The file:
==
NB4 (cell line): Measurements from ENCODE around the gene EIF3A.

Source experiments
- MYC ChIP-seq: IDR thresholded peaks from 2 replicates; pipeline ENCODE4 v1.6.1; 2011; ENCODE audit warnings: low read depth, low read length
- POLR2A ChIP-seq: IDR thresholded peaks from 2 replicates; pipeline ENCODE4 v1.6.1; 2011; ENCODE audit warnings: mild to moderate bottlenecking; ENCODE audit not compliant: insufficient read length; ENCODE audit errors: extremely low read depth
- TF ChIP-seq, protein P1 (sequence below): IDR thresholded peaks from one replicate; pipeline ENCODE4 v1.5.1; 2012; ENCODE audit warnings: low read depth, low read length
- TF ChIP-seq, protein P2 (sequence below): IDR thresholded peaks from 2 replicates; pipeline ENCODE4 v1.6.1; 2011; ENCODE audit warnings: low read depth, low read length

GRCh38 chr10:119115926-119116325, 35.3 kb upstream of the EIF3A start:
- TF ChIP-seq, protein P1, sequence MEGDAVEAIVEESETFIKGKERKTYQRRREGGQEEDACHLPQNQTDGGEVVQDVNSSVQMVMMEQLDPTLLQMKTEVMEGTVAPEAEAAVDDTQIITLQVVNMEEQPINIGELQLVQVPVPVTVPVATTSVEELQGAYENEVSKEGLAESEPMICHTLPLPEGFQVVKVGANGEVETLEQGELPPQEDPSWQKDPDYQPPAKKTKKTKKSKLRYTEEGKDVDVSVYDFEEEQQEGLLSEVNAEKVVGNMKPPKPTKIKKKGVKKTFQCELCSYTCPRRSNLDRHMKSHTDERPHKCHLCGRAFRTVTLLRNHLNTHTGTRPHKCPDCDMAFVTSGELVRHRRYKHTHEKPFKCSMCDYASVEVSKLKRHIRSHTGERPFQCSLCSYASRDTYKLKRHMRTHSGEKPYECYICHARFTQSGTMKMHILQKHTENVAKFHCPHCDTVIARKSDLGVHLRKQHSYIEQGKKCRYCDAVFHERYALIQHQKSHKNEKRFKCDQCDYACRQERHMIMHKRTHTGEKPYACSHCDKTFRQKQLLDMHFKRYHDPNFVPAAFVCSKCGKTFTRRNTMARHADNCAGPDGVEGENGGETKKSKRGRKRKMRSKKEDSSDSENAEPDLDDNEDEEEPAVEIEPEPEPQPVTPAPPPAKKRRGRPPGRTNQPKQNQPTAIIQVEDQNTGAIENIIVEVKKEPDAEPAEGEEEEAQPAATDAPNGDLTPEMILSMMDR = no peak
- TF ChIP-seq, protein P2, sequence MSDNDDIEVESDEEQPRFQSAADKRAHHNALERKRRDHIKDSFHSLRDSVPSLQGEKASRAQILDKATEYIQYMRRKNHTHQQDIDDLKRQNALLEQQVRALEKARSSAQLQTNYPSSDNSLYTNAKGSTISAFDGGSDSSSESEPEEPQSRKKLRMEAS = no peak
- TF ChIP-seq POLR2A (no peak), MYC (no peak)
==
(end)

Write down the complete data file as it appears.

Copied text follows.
NB4 (cell line): Measurements from ENCODE around the gene EIF3A.

Source experiments
- MYC ChIP-seq: IDR thresholded peaks from 2 replicates; pipeline ENCODE4 v1.6.1; 2011; ENCODE audit warnings: low read depth, low read length
- POLR2A ChIP-seq: IDR thresholded peaks from 2 replicates; pipeline ENCODE4 v1.6.1; 2011; ENCODE audit warnings: mild to moderate bottlenecking; ENCODE audit not compliant: insufficient read length; ENCODE audit errors: extremely low read depth
- TF ChIP-seq, protein P1 (sequence below): IDR thresholded peaks from one replicate; pipeline ENCODE4 v1.5.1; 2012; ENCODE audit warnings: low read depth, low read length
- TF ChIP-seq, protein P2 (sequence below): IDR thresholded peaks from 2 replicates; pipeline ENCODE4 v1.6.1; 2011; ENCODE audit warnings: low read depth, low read length

GRCh38 chr10:119115926-119116325, 35.3 kb upstream of the EIF3A start:
- TF ChIP-seq, protein P1, sequence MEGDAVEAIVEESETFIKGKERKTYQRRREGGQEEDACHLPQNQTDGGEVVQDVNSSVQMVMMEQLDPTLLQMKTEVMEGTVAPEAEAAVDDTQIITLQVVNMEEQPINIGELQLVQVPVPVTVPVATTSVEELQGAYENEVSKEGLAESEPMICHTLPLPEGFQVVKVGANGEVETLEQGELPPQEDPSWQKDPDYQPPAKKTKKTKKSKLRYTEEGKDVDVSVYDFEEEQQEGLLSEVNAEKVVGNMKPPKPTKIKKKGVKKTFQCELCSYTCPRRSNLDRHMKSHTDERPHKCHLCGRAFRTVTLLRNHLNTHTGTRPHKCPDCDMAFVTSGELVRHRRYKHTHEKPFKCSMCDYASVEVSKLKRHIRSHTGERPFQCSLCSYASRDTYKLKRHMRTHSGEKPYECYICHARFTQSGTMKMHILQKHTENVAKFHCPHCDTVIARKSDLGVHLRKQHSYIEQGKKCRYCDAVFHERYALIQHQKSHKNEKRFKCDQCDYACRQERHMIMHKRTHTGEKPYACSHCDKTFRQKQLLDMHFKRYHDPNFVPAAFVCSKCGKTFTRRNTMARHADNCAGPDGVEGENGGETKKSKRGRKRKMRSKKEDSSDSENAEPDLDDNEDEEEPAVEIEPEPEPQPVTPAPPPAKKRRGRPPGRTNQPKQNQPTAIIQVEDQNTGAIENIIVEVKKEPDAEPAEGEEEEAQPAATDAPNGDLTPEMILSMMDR = no peak
- TF ChIP-seq, protein P2, sequence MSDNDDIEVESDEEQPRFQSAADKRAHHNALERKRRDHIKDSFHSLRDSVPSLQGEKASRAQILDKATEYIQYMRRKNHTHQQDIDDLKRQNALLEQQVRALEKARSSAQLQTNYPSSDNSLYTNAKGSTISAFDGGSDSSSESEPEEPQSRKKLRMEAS = no peak
- TF ChIP-seq POLR2A (no peak), MYC (no peak)